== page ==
Here’s a follow-up to a story we ran a couple of weeks ago about Kelly Slater’s wave pool. Turns out, it isn’t necessarily his.
KS and his team have recently had some trouble getting the circular wave pool design approved by the US Patent office because long-time Australian surfboard designer and entrepreneur, Greg Weber had actually come up with and been granted a patent for something very similar, three years before Slater applied.
This excellent story by Stu Nettle appears on swellnet.com. Since we didn’t research or write it we haven’t run the whole piece here, just the first 3rd to get you into it, so you’ll have to head to swellnet.com for the whole article. We also recommend a quick browse through their Comments section at the end, where Greg Webber chips in with some interesting insights.
Inspiration can arrive at any moment, while sitting under an apple tree or standing on a shoreline. It can also take many forms. Everyone knows the story of Isaac Newton and the falling apple, but for surfer and inventor, Greg Webber, inspiration arrived in the shape of a small wave breaking along a riverbank. His eureka moment led him to make an award-winning film and also design a wave pool that he says will presage a surfing revolution. First, however, he must stave off a challenge by the most famous person in surfing.
In 2001 Webber stood on the deck of a fishing trawler on the Clarence River in northern NSW. He noticed the boat’s wake creating miniature waves along the shoreline and was captivated by their perfect shape. Enthused by the potential he began to experiment with the wake off his own runabout, changing angles and distance and noticing the effect it had on the quality of waves. He called on his brother Monty who began filming the waves, shooting them from various angles but always careful to leave the source of the waves – the boat – out of picture.
In 2004 Monty Webber released a movie comprised entirely of boat wake footage. Liquid Time won awards at surf film festivals despite not featuring a single surfer nor any waves over two feet high. The power of Liquid Time lay in evocation; with no way to reference their size, and with the boat out of frame, viewers imagined these tiny waves to be wind-borne waves on the ocean. The physical properties were identical, but best of all the waves in Liquid Time were perfect – utterly perfect.
For Greg Webber the inspiration didn’t end there. In 2004 he lodged a patent with the US Patent Office for a wave pool that incorporated the same elements as the boat wakes they’d been filming. Webber’s design featured a large circular pool with an island in the middle. An object similar to a boat hull moved around the outer edge of the pool displacing water and sending a wake toward the inner island. The wake broke around the island providing a theoretically endless wave.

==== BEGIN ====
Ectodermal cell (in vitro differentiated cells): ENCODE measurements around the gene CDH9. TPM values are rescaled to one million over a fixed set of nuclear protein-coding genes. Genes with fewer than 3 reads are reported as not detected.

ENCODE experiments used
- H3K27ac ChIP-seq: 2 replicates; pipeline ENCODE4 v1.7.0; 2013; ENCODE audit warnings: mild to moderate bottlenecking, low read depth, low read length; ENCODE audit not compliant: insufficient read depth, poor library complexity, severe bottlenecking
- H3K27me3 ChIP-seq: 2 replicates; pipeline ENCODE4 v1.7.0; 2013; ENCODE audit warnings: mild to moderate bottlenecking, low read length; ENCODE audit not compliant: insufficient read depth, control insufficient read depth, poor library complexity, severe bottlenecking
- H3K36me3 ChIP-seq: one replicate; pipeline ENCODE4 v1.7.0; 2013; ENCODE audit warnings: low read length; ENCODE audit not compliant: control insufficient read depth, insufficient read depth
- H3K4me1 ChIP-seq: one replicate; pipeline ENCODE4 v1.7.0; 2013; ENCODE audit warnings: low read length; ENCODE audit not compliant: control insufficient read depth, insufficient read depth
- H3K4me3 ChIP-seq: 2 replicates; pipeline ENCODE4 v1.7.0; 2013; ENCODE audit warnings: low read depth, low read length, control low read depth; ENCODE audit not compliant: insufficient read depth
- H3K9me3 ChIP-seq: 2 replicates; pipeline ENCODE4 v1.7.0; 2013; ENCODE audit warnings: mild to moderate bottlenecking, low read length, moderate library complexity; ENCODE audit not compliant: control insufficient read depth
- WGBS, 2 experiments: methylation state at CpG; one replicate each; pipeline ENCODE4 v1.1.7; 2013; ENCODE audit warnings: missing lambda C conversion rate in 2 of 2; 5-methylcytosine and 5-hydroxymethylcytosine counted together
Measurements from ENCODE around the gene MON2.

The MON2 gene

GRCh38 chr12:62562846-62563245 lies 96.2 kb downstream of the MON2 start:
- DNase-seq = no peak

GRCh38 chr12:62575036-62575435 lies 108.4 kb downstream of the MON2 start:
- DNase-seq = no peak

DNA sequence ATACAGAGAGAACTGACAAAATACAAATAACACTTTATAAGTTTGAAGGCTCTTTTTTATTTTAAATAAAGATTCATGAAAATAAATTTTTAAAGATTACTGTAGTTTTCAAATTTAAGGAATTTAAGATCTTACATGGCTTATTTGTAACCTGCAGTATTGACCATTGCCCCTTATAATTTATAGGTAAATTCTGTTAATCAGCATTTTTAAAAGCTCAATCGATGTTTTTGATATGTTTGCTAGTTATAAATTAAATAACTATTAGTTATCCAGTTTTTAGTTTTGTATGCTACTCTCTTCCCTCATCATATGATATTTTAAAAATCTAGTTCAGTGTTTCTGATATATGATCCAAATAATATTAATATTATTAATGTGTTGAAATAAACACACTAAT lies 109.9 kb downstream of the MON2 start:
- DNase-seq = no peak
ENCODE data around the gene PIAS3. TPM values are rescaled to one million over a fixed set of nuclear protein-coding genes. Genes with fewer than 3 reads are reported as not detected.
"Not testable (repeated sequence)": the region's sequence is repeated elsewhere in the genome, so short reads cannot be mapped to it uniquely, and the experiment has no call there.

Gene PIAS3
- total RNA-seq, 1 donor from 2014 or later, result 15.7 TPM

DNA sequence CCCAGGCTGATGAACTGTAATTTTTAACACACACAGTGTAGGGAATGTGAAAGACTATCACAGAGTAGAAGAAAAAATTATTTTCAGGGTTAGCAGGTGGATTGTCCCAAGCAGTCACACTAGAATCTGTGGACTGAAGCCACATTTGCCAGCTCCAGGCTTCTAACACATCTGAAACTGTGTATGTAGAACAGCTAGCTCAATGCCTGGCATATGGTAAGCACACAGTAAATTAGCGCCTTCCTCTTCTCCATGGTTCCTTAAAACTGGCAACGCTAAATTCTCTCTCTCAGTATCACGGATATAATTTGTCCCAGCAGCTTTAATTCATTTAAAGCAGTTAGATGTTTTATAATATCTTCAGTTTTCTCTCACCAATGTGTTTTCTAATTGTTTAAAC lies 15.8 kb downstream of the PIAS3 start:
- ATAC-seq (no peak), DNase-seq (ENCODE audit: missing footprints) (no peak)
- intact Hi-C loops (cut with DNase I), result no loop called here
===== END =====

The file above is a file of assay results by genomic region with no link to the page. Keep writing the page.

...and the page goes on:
The patent was approved in 2005 and Webber established a company to commercially develop the wave pool. The name of the company: Liquid Time.
Webber assembled engineers and for the next five years years they researched the physics behind wave pools, building a scale model at Delft University of Technology, Netherlands, and also at the Australian Maritime College, Launceston. He had success making small-scale versions of the waves and discovered the elements required for creating a perfect wave in a pool. Amongst them was running a counter-current around the pool to stand the wave up vertically so it barrels.
All the while Webber sought investment in his wave pools and teamed up with an American water park construction company, Michael Lee Designs, in preparation for roll out in the US market. “If there’s a 1000 water parks in America then how on Earth can’t there be 100 wave pools?” said Webber when asked about the future of wave pools.
Yet despite holding the only US patent for pools of this kind Greg Webber is not the name that comes to mind when most people think of wave pools. In 2008 Kelly Slater formed the Kelly Slater Wave Company, and since its inception he’s been creating and testing wave pools with a design very similar to Webber’s.
Recently Slater leveraged his celebrity with a six minute video on America’s CBS News that included discussion about his wave pools as a post-career business venture. The Kelly Slater Wave Company also released a promotional video just prior to his latest world title win.
Read the full article here.